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Real live heroes in the golf wars

I am fast becoming a showbiz cliché: the Jimmy Tarbuck de nos jours. Since I went to Bermuda for a "celeb" golf tournament, I have been inundated with invitations for similar events all over the UK. I like golf, but very much prefer it when it's linked to an all-expenses trip to somewhere hot and lovely.

It was, therefore, with some reservations that I accepted the offer of a game at Stoke Park in aid of the charity Help for Heroes. I must admit that, apart from getting the exciting opportunity to listen to Brian Mcfadden "live and unplugged", the main attraction for me was the chance to play on the course that was the setting for the most famous golf sequence in movie history: the Oddjob cheating episode in Goldfinger.

I drove up the magnificent drive towards the clubhouse in a fabulous mood, although this was slightly dampened by discovering that Anton Du Beke had pulled out at the last moment. Somehow, despite the obvious blow to the prestige of the event, everyone pulled themselves together and carried on. This is how true heroes behave when all seems lost.

I was playing with Warren Clarke, the actor whose magnificent portrayal of a gay Winston Churchill brought the house down in Bermuda in front of a slightly puzzled minister of tourism. Joining us was one of the heroes, a tough Scot who had been blown up by a shell just outside Uday Hussein's palace in Basra.

Within two minutes of meeting him, I was looking at some fairly shocking X-rays of the poor man's face, half of which had been blown off. As well as his physical injuries, he had completely lost his memory and had to be reintroduced to his wife, kids … his whole life. Magnificently, his main concern, as a proud Scot, had been that when being taught to speak again he retained a Scottish accent and didn't end up sounding like David Jason.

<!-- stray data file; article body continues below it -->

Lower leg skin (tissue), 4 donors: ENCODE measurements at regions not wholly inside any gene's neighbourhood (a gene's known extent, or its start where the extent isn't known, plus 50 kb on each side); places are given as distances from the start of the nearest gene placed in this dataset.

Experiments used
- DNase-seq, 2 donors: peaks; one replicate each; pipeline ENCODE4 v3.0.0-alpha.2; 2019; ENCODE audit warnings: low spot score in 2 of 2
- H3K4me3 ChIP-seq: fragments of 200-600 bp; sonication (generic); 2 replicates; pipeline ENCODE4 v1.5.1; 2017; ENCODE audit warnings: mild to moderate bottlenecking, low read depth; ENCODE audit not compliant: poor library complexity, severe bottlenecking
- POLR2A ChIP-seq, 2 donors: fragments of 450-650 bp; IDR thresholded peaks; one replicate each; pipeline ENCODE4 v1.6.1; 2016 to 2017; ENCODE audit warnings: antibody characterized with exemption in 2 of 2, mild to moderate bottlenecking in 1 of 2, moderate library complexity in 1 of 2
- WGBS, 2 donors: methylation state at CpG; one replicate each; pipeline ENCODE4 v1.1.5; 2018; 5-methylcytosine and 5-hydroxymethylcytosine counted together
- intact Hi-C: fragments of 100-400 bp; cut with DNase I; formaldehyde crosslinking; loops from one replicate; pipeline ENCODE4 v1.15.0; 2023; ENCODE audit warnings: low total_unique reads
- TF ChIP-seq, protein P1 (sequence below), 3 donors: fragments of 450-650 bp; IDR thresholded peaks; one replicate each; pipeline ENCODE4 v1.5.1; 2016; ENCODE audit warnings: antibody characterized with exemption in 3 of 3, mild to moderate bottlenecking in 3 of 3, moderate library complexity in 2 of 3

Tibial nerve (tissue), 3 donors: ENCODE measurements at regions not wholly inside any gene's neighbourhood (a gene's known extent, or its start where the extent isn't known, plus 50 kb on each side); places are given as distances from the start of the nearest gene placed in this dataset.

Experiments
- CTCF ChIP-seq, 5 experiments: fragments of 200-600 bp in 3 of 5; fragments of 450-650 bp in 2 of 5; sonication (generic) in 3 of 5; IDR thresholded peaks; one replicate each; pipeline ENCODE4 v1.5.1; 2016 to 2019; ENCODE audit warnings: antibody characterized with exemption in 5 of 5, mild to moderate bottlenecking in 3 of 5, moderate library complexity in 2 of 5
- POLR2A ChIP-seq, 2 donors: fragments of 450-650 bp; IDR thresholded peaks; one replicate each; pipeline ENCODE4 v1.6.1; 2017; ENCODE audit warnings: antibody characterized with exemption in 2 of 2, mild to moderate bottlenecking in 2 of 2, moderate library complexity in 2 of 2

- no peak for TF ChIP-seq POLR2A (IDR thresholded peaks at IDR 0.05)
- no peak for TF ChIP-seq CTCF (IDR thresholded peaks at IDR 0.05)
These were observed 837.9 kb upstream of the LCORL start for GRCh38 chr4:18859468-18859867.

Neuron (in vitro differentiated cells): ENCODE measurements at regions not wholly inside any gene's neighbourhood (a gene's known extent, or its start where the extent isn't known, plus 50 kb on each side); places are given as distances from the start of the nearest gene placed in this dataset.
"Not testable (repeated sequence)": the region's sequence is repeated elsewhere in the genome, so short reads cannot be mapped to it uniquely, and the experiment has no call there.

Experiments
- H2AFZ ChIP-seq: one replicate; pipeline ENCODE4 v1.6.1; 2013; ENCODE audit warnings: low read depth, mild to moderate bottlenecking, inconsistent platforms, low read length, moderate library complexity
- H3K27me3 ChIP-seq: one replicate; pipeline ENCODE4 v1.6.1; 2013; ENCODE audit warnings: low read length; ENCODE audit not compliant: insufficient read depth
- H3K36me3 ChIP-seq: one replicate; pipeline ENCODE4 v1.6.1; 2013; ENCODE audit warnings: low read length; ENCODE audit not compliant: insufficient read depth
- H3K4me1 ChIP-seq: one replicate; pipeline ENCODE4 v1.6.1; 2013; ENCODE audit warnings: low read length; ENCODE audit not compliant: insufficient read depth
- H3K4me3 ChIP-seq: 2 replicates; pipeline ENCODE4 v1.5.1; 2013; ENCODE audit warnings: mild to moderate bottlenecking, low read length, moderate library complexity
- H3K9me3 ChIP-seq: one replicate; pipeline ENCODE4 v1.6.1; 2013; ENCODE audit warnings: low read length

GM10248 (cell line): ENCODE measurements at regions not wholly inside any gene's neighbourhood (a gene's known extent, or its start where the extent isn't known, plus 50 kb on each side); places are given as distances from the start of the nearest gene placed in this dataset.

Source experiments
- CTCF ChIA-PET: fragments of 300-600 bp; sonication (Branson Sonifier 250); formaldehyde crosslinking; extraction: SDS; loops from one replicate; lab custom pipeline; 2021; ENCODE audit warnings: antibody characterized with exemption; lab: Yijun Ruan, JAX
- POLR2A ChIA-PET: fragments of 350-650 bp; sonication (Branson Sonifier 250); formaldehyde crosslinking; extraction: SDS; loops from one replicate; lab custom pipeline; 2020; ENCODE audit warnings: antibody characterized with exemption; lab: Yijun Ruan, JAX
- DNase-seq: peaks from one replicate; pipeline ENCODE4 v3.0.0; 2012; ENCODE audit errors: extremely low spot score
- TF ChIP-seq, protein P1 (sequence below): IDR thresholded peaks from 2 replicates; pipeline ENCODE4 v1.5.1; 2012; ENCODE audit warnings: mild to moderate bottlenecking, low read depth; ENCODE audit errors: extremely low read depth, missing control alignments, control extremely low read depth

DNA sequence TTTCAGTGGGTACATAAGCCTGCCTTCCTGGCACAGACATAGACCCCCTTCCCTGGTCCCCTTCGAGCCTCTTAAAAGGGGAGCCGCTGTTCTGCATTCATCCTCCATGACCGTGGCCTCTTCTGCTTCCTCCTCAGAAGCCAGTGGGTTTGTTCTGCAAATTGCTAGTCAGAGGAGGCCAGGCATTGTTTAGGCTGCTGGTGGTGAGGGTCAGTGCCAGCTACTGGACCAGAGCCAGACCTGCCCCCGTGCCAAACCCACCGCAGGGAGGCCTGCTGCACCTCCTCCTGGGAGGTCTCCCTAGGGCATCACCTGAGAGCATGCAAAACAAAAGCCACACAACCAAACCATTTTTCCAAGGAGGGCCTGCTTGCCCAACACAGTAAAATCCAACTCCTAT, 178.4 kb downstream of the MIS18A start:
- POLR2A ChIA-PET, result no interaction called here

I played my usual brand of "casual'' golf and was soon glad of having stocked up on balls at the shop. It was at about the seventh hole that I asked my military companion what regiment he had been in? The answer was something like "G24 – Black Ops". I looked confused, so he continued: "Military intelligence: I was responsible for interrogations. I was pretty good at it. If one of my boys told me that someone wasn't talking, then I'd pop in and have a word. They'd soon be singing like canaries."

I nodded as though this was the answer I'd been expecting, but have to admit to feeling a little uncomfortable about these revelations. I kept my feelings to myself, however, as this probably wasn't the place or the day to discuss the morality of advanced interrogation techniques, especially when the gentleman in question was holding a five iron.

We did well and ended up in the top 20 (of 22) and retired to the clubhouse for an auction overseen by Jeffrey Archer. Warren Clarke encouraged Archer off the stage early with the sort of forceful, well-chosen words that Churchill would have approved of. All in all, another average day in the world of charideee … although I don't really want to talk about it. That would be quite wrong.